Ms. Pritts focused her report on ONC’s “outward phase” of work on privacy and security. ONC is processing a set of recommendations received from the HIT Policy Committee, and hopes to move forward on the whole set early in 2011. More recommendations are forthcoming. Issues being addressed include transparency, protections in place and gaps, and provider identification. The Tiger Team is holding a public hearing on December 9 on patient matching (information to person). ONC continues to work with a cross-agency task force on HIT, one focus of which is cybersecurity. It is also working with health care reform efforts.

Dr. Carr asked about ONC’s work on state health information exchange initiatives in relation to the recommendations of the policy group and Tiger Team, and whether a “convergence” is intended so that models and best practices can be shared. Ms. Pritts said communities of practice are being formed for best practices in all ONC grant programs; but these particular programs are so new and diverse, and staff is spread so thin, that this is difficult to do in this case.

Community Health Data Initiative―Todd Park, HHS Chief Technology Officer

The HHS Community Health Data Initiative (CHDI) is part of the federal government’s Open Government Initiative, designed to make government more transparent, participatory and collaborative “with the world outside government.” The Department’s Open Government plans for accomplishing this are posted at HHS.gov/open. The Secretary wants to help transform the health care system and improve public health through publishing data and collaborating actively. The CHDI is a flagship initiative designed to leverage the power of HHS’s data. It is based on the work of the National Oceanic and Atmospheric Agency, which releases data on weather that innovators inside and outside government turn into an array of uses, products, and services to catalyze change and help people make better decisions to improve the public’s welfare. Based on this model, HHS wants to catalyze the emergence of an ecosystem of data supply and use that triggers a cascading wave of public benefit.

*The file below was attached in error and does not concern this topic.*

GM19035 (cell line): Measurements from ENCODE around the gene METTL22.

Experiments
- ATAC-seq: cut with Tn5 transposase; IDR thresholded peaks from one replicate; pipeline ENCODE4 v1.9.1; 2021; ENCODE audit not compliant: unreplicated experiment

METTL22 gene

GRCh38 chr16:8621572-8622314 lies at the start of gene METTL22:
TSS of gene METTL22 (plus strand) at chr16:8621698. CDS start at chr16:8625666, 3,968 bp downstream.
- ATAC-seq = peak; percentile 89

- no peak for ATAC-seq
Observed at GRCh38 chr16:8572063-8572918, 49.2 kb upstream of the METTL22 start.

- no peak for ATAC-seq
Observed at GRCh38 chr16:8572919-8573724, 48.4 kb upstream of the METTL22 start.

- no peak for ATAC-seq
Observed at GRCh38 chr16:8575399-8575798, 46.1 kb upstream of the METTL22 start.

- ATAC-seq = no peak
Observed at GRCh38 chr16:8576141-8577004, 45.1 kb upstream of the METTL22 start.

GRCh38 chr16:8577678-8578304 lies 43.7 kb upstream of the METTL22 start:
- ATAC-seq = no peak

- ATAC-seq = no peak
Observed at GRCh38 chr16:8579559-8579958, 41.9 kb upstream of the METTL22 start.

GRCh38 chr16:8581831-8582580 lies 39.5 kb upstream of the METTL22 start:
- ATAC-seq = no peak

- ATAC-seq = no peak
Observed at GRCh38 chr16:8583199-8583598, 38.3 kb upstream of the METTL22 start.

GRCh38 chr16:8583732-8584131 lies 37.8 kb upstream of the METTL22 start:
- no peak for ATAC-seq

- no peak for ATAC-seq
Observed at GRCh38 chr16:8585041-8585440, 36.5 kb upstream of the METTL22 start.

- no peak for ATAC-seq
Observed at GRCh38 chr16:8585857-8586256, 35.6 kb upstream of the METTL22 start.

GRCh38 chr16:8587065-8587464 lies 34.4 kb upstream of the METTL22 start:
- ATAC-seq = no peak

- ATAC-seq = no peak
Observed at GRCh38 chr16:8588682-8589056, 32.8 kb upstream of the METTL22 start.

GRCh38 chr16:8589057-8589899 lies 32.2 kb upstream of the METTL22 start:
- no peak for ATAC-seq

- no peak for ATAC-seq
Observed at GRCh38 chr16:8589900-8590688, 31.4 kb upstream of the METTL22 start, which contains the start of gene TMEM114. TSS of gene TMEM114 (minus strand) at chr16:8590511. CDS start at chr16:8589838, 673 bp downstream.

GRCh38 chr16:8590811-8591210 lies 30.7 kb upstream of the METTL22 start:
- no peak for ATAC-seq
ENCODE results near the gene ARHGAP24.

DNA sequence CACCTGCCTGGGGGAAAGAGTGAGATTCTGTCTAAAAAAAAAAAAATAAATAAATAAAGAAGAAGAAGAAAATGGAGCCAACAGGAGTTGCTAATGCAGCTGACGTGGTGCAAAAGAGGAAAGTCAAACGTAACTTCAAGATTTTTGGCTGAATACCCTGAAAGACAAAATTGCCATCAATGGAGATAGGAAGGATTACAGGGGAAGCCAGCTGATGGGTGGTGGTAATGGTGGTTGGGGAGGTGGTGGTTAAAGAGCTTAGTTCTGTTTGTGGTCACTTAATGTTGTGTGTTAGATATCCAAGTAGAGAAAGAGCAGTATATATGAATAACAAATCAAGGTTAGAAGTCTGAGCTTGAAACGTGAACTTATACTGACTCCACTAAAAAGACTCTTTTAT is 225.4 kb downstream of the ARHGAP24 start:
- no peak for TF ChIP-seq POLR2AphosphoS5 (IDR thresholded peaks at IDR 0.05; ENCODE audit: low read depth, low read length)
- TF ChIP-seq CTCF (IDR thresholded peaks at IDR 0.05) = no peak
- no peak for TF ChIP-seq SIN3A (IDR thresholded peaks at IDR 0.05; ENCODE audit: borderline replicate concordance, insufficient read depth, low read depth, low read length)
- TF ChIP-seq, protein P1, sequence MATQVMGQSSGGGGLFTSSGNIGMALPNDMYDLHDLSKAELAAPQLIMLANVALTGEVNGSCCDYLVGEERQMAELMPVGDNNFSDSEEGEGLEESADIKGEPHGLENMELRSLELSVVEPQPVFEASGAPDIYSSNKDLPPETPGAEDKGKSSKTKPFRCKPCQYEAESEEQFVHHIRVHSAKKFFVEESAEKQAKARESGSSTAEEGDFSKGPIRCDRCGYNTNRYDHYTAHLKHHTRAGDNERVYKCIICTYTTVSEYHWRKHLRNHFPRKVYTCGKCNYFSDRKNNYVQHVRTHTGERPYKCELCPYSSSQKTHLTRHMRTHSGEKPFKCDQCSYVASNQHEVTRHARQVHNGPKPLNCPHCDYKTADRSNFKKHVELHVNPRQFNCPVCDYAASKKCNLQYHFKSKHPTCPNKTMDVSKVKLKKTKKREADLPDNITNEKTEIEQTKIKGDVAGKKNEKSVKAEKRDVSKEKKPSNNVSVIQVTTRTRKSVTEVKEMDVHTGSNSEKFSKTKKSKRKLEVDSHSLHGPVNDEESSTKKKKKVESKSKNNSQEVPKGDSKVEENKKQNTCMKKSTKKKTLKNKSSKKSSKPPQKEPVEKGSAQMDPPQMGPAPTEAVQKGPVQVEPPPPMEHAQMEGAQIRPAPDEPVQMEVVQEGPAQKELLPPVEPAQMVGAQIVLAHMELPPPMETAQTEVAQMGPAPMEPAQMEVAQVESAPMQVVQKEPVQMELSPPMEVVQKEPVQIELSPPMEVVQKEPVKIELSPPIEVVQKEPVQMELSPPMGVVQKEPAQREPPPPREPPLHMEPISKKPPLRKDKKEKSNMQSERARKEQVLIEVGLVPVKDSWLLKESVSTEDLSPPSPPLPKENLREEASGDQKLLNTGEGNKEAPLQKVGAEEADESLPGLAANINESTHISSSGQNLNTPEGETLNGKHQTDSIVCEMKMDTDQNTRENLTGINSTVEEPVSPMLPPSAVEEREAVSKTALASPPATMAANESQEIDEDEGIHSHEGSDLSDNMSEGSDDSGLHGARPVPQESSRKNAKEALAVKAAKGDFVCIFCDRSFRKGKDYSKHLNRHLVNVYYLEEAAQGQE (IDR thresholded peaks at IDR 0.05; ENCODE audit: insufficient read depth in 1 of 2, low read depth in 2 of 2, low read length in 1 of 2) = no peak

On March 11, 2010, HHS brought together a group of 45 innovators at a meeting convened by the IOM. Participants included health care, public health, and health data people as well as people in the world of information and communication technology. The intersection of leaders from disparate disciplines created “magic” and excitement, and crystallized the vision of HHS making data freely accessible to the world (within privacy, confidentiality and trade secret constraints) and encouraging a broad array of innovators to help provide the information with which people can make better decisions. The meeting occasioned an impromptu call for applications  (apps) that would be showcased at a big public meeting at the IOM on June 2. HHS put a lot of data on the CHDI website and made it easy to find, download and work with and encouraged innovators to see what they could do. This led to an explosion of innovation.

The Community Health Data Forum was held on June 2, co-hosted by Dr. Harvey Fineberg and Secretary Sebelius. (The video of the plenary session on YouTube had 13,000 views by 12/1.)  The apps selected for showcasing represented a cross-section of uses. Mr. Park briefly described six apps, including the Network of Care for Healthy Communities; iTriage; a game called Community Clash; and Asthmopolis. (See transcript for details.)  Mr. Park stressed that the data being released into use are evidence based. Citing the USDA Food Atlas as an example, he noted that much of the data had already been public for a long time, but not in a form developers could use.